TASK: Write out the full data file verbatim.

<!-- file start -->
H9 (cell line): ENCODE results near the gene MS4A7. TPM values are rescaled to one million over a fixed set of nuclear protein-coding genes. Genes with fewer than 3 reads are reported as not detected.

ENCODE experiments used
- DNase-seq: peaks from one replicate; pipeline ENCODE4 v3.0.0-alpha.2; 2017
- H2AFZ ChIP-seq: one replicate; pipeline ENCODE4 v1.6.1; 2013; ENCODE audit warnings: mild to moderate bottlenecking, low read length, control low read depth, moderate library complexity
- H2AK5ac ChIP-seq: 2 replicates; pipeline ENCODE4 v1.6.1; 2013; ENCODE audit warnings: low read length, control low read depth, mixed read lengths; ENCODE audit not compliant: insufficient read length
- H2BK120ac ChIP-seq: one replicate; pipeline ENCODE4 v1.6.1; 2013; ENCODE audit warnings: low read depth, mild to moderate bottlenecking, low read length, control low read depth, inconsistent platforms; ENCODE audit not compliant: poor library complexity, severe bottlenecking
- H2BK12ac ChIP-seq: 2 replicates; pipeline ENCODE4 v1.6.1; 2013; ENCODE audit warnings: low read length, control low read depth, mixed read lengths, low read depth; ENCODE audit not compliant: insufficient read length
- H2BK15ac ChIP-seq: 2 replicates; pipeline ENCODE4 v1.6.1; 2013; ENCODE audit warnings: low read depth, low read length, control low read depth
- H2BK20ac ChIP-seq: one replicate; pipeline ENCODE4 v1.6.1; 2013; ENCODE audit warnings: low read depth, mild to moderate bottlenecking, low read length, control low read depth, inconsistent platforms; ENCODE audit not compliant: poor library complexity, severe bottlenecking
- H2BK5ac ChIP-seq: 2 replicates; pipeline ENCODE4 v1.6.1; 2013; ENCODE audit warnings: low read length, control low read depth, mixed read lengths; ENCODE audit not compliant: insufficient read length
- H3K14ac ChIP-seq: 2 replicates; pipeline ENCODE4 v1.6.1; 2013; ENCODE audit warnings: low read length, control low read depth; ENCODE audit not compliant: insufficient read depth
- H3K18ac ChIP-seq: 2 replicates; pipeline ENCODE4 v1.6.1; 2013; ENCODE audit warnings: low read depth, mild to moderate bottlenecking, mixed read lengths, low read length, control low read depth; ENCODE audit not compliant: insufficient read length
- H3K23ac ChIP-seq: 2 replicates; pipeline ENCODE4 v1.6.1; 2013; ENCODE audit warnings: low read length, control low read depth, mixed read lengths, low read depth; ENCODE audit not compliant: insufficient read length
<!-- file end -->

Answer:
H9 (cell line): ENCODE results near the gene MS4A7. TPM values are rescaled to one million over a fixed set of nuclear protein-coding genes. Genes with fewer than 3 reads are reported as not detected.

ENCODE experiments used
- DNase-seq: peaks from one replicate; pipeline ENCODE4 v3.0.0-alpha.2; 2017
- H2AFZ ChIP-seq: one replicate; pipeline ENCODE4 v1.6.1; 2013; ENCODE audit warnings: mild to moderate bottlenecking, low read length, control low read depth, moderate library complexity
- H2AK5ac ChIP-seq: 2 replicates; pipeline ENCODE4 v1.6.1; 2013; ENCODE audit warnings: low read length, control low read depth, mixed read lengths; ENCODE audit not compliant: insufficient read length
- H2BK120ac ChIP-seq: one replicate; pipeline ENCODE4 v1.6.1; 2013; ENCODE audit warnings: low read depth, mild to moderate bottlenecking, low read length, control low read depth, inconsistent platforms; ENCODE audit not compliant: poor library complexity, severe bottlenecking
- H2BK12ac ChIP-seq: 2 replicates; pipeline ENCODE4 v1.6.1; 2013; ENCODE audit warnings: low read length, control low read depth, mixed read lengths, low read depth; ENCODE audit not compliant: insufficient read length
- H2BK15ac ChIP-seq: 2 replicates; pipeline ENCODE4 v1.6.1; 2013; ENCODE audit warnings: low read depth, low read length, control low read depth
- H2BK20ac ChIP-seq: one replicate; pipeline ENCODE4 v1.6.1; 2013; ENCODE audit warnings: low read depth, mild to moderate bottlenecking, low read length, control low read depth, inconsistent platforms; ENCODE audit not compliant: poor library complexity, severe bottlenecking
- H2BK5ac ChIP-seq: 2 replicates; pipeline ENCODE4 v1.6.1; 2013; ENCODE audit warnings: low read length, control low read depth, mixed read lengths; ENCODE audit not compliant: insufficient read length
- H3K14ac ChIP-seq: 2 replicates; pipeline ENCODE4 v1.6.1; 2013; ENCODE audit warnings: low read length, control low read depth; ENCODE audit not compliant: insufficient read depth
- H3K18ac ChIP-seq: 2 replicates; pipeline ENCODE4 v1.6.1; 2013; ENCODE audit warnings: low read depth, mild to moderate bottlenecking, mixed read lengths, low read length, control low read depth; ENCODE audit not compliant: insufficient read length
- H3K23ac ChIP-seq: 2 replicates; pipeline ENCODE4 v1.6.1; 2013; ENCODE audit warnings: low read length, control low read depth, mixed read lengths, low read depth; ENCODE audit not compliant: insufficient read length